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While quarterbacks and wide receivers may get most of the headlines, many fans still believe that defenses win championships. In the early 2010s, the New York Giants had both sides of the equation covered; Eli Manning took charge on offense, while star players like Jason Pierre-Paul, Osi Umenyiora, and Justin Tuck ran the defensive show. JPP’s NFL career, however, almost ended in tragic fashion.

Although the Fourth of July is a day of celebration for most Americans, the holiday holds a different significance for Pierre-Paul. In 2015, he a serious hand injury in a fireworks accident, changing the course of his life and career.

Jason Pierre-Paul’s impressive football career

When you think of the New York Giants, the likes of Lawrence Taylor, Eli Manning, and Michael Strahan probably spring to mind. While Justin Pierre-Paul might not be in the same category as those players, he proved to be a dominant defender in the Big Apple.

Pierre-Paul didn’t exactly follow a standard road to stardom, though. After high school, he played two seasons of junior college football at two different schools. The defensive end finally made his D-1 debut as a junior, joining the University of South Florida Bulls; after one impressive campaign, he entered into the 2010 NFL draft.

The New York Giants apparently liked what they saw and selected JPP with the 15th overall pick. He had a solid first season with Big Blue, 30 total tackles, and 4.5 sacks but truly blossomed as a sophomore. In 2012, Pierre-Paul piled up 86 total tackles and 16.5 sacks as the Giants lifted the Lombardi Trophy.

While things dropped a bit after that season—Pierre-Paul had 6.5 sacks in 2012 and only started six games the following year—he rebounded. After a 12.5-sack 2014, though, the defensive end’s life and NFL career would change forever.

A tragic fireworks accident ruined the Fourth of July

In the United States, the Fourth of July has become synonymous with setting off fireworks. For Jason Pierre-Paul, however, that summertime diversion almost turned into tragedy.

As Jason Buckland explained for Sports Illustrated, JPP had returned to his hometown of Deerfield Beach, Florida to celebrate the 2015 holiday. He had “purchased $1,100 worth of fireworks,” hoping to give the entire neighborhood something to celebrate. That night, though, the festivities took a turn for the worst.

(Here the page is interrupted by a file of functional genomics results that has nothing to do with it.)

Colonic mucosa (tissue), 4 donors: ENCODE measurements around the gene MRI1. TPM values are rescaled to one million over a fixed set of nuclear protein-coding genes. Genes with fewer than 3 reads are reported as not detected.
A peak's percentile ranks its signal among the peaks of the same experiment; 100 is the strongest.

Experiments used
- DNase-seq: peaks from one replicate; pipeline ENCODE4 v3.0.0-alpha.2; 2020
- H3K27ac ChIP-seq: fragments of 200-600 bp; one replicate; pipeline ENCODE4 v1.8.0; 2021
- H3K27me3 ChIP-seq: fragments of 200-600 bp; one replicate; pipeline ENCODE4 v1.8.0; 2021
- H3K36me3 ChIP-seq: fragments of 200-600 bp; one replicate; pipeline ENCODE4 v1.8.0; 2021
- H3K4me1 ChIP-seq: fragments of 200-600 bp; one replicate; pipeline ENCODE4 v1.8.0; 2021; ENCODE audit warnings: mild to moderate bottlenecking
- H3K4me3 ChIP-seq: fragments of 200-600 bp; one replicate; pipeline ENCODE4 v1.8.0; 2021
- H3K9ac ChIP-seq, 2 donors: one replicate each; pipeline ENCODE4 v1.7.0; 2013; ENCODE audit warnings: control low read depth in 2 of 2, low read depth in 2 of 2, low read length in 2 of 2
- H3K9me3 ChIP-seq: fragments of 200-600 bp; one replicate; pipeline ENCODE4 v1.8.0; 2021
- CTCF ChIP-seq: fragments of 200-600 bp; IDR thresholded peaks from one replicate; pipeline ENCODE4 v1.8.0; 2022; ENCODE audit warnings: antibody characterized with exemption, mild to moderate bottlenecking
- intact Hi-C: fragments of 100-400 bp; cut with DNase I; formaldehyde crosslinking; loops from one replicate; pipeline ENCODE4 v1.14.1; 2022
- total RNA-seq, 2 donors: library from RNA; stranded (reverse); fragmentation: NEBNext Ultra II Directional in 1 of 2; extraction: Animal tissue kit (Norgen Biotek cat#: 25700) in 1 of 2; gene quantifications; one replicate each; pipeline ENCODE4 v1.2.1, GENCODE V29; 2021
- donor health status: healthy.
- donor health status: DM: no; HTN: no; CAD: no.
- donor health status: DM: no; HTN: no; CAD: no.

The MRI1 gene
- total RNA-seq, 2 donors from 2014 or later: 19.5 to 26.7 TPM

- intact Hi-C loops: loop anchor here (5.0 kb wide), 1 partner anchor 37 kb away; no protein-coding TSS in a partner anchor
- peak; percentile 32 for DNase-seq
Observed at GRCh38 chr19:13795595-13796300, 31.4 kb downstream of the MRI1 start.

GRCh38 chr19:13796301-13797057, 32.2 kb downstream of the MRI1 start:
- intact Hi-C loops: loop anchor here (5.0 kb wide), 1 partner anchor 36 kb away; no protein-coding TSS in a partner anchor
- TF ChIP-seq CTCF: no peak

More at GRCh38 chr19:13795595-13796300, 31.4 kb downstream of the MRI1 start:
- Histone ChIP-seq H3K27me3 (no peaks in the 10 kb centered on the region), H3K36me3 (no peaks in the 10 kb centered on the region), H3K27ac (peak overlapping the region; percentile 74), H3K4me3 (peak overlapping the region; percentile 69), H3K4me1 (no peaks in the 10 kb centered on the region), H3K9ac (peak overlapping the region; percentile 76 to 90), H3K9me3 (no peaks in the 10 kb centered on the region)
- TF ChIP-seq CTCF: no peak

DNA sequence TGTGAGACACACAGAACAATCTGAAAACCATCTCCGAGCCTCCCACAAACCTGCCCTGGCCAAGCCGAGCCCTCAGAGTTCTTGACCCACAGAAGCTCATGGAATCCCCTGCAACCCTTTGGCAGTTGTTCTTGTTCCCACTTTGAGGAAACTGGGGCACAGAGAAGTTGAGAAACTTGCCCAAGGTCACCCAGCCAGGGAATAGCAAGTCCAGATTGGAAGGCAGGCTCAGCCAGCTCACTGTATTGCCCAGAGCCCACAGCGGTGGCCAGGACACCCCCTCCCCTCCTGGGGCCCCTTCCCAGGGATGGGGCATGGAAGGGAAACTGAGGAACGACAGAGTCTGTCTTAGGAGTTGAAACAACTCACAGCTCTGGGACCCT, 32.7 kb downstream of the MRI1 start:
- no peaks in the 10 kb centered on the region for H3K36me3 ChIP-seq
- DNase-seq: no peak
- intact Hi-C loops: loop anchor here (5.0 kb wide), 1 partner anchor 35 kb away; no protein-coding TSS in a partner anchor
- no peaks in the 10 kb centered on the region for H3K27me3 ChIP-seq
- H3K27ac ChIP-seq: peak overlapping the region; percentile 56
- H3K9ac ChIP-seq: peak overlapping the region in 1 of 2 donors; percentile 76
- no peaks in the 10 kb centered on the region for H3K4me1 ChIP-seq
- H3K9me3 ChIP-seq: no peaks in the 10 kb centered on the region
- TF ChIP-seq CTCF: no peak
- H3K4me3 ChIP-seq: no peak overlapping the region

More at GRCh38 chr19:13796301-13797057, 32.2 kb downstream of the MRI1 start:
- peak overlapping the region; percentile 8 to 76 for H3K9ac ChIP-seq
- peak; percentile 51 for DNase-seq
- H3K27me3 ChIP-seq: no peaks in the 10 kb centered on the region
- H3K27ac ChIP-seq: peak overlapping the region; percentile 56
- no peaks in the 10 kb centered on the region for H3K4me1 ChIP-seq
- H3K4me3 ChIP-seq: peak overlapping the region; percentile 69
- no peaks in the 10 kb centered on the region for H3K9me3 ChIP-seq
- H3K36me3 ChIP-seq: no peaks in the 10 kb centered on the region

When the defensive end tried to set off some pyrotechnics, tragedy struck. “I’m looking at my [right] hand, and I’m seeing every ligament,” he told Buckland. “You only see this stuff in the movies.” While doctors were able to save his hand, Pierre-Paul spent two and a half weeks in the hospital; he underwent multiple surgeries and lost his right index finger.

Adding insult to injury, Pierre-Paul wasn’t under contract when he got injured. While the Giants placed a non-exclusive franchise tag on the defensive end, they didn’t officially sign him until October; unsurprisingly, JPP earned a fraction of what he could have previously made.

That tragic accident almost destroyed Jason Pierre-Paul’s career


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While Jason Pierre-Paul returned to the field in the fall of 2015, the defensive end wasn’t the same player. Between his unplanned weight loss and bandaged right hand—he played in a padded ‘club’ during that season—JPP only managed to record one sack in eight appearances.

During the next season, Pierre-Paul started to return to form; he had another surgery, allowing him to take the field in a glove, rather than a club, and recorded seven sacks, despite missing time with a sports hernia. By 2017, he continued to improve and earned a new contract from the Giants.

Despite that long-term commitment, Big Blue ended up trading Pierre-Paul to the Tampa Bay Buccaneers. That change of scenery didn’t slow the defensive end down, though; he piled up a team-leading 12.5 sacks in 2019 and took down the quarterback 8.5 times during 10 appearances in 2020. That was enough to earn him a two-year contract extension, with $20 million in guaranteed money.

On July 4, 2015, Jason Pierre-Paul’s life changed forever. While that tragic accident could have ruined the defensive end’s career, he came back stronger than ever.

“I have no regrets at all [about the accident],” he told Buckland. “I carry myself differently. I look at things differently. I try not to put myself in horrible situations anymore. I have a lot of people depending on me—even people I didn’t know depended on me.”

Stats courtesy of Pro-Football-Reference. Contract information courtesy of Spotrac